Yet when sex is introduced into the equation, la vie en rose of young love all too rapidly gives way to the snarkiness of wounded feelings. The insults that flew fast and furious during previous books, and continue in this one, have an added poignancy now, as readers gradually come to see how both Rees and Helene are attempting to protect their own vulnerabilities in the face of their own mistakes, particularly their laughably disastrous wedding night, and the increasingly hurtful sexual encounters that follow it.

After living a life of spotless respectability for nearly ten years,  Helene decides she wants a baby, even if Rees won't give her a divorce and allow her to remarry. As she begins her search for a potential lover/father, Rees, advised of Helene's plans by her friend, pragmatically offers his own services. After all, it wouldn't be fair to his brother for a child not of their blood to inherit Rees's earldom, would it? Besides, he doesn't want Helene's feelings to be hurt when no eligible man expresses an interest in his scrawny, belligerent wife.

Rees has only two conditions: Helen must  move back into Godwin House, and she must help him complete his current opera, a project that has come to a standstill in the wake of the marriage of Rees's best friend, Darby, and Rees's longing for the "same kind of fire that burned" between Darby and his bride. Add Rees's brother, a minister, as well as Rees's current (and quite bored) mistress, both of whom also currently reside at Godwin House, and the double entendres, sarcastic quips, and hilariously surprising conversations bubble forth like the frothiest of champagnes:

    "If it is quite all right with you, I would like to borrow him once a day.... From what I remember, I only need around five minutes of Rees's time," [Helene] told Miss McKenna.
     "Sometimes Rees is good for seven minutes," Miss McKenna said with just a hint of laughter in her voice. "I would give him the benefit of the doubt."
     "Seven minutes!" Helene exclaimed. "How nice to know that one's husband has matured a whole two minutes in the past nine years."
     "I like a man to have ambition, don't you?" Miss McKenna said, taking a sip of wine. (169-70).

As they work together on the opera, Rees and Helene gradually remember why it was they came to care for one another. And with the maturity of an additional ten years, and a little soul searching, they each find the courage to reveal their vulnerabilities to one another, rather than hiding them behind the protective armor of insult and slight.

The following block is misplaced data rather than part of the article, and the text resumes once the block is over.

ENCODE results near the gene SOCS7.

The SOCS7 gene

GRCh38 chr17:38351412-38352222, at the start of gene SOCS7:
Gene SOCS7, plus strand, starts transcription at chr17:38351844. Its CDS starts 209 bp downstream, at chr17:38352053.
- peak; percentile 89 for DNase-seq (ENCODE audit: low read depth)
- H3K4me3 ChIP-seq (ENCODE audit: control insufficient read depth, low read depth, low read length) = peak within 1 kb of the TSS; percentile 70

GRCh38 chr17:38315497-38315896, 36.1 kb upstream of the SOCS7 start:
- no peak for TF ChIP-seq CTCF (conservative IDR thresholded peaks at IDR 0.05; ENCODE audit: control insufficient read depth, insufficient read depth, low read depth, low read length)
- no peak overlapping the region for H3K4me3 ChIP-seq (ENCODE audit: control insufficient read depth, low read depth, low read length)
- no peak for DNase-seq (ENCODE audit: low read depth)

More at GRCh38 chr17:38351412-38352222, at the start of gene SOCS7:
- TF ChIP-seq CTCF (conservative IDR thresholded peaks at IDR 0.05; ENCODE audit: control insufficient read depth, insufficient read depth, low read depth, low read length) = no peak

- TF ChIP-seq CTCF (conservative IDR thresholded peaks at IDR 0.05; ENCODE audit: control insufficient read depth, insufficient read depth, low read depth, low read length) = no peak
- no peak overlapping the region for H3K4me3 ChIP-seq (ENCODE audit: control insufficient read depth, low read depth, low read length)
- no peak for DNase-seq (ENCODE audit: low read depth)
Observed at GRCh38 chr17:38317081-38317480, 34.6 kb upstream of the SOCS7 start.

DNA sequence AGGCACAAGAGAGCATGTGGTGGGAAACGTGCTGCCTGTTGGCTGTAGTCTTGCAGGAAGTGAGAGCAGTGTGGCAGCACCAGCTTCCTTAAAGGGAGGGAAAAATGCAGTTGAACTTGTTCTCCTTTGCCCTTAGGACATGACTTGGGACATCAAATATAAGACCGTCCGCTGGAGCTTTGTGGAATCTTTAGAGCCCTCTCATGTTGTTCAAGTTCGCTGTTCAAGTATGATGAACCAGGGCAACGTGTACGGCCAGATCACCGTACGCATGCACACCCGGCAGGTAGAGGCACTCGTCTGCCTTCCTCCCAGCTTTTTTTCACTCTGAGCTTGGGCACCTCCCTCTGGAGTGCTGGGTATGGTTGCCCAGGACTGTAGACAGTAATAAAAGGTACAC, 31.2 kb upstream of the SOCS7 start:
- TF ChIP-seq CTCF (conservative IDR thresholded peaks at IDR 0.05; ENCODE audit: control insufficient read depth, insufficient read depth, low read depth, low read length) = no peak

And as they grow closer emotionally, Helene and Rees also grow more sexually compatible. Not simply because love must lead to great sex, but rather because each works to discover what it is that the other needs in order to take pleasure from each other's bodies, and from their own.

Many romance novels construct sex as an act that people in love must already know how to perform; in contrast, Helene and Rees show that in order to perform sex with any degree of success, one must diligently study one's role, paying careful attention to the cues of the person with whom one takes the the sexual stage.

What other romance novels can you think of that open with a bad sexual relationship between the hero and heroine, a relationship that gradually transforms over the course of the novel? Or that discuss the difficulties adding sex to a relationship can raise?

Eloisa James, Your Wicked Ways. Book for in the Duchesses quartet. Avon, 2004.

Photo/Illustration credits:
• Snoopy playing with conventions: Snoopy's Guide to the Writing Life
Romance novels: Shannon Simbulan, Flickr
1-star lover: Spreadshirt
Doing it fast: Michael Crawford, Condenast store

Next time on RNFF:
Heterosexuality and feminism, strange and uncomfortable bedfellows?



Friday, November 9, 2012

Free to Be... A Feminist

I was musing the other day, wondering when it was that I first became a feminist. It must have been in college, I guessed, after first taking a course in Women's Studies and being introduced to the central ideas of the second wave feminist movement. But my memory is remarkably bad, something brought home to me yet again after reading these great posts by Dan Kois on Slate about the 40th anniversary of the making of the record album Free to Be... You and Me, which was first released in November 1972. Marlo Thomas and the myriad talented authors, songwriters, actors, and musicians that she recruited to create this groundbreaking album never used the word "feminist" in any of the songs or skits on the record. Yet the examples they set before these (at the time) seven-year-old ears clearly had a lasting effect, allowing me not just to dream of a world where I could "be almost anything [I] want to be," but to take it for granted that such a world would exist when I became a grown-up. Yes, I first became a feminist not in college, but after listening to "Parents Are People," "My Dog is a Plumber," "The Sun and the Moon," and all the other stories, poems, and songs on Free to Be...

The record album is long gone (did one of my younger sisters score it during one of the many "please move your stuff out of our house, we're not your offsite storage" kicks my parents went through over the years?). But I still have a copy of the book, originally published in March of 1974 as an expanded companion volume to the album. Interestingly, the copyright page of my edition reads "Bantam edition/December 1987," dating not from my childhood but from the months right after I graduated from college. Was it a nostalgic purchase, a last glance back at childhood before I moved definitively into the working world of grown-up-ness? Or was it simply a recognition of my roots as a feminist?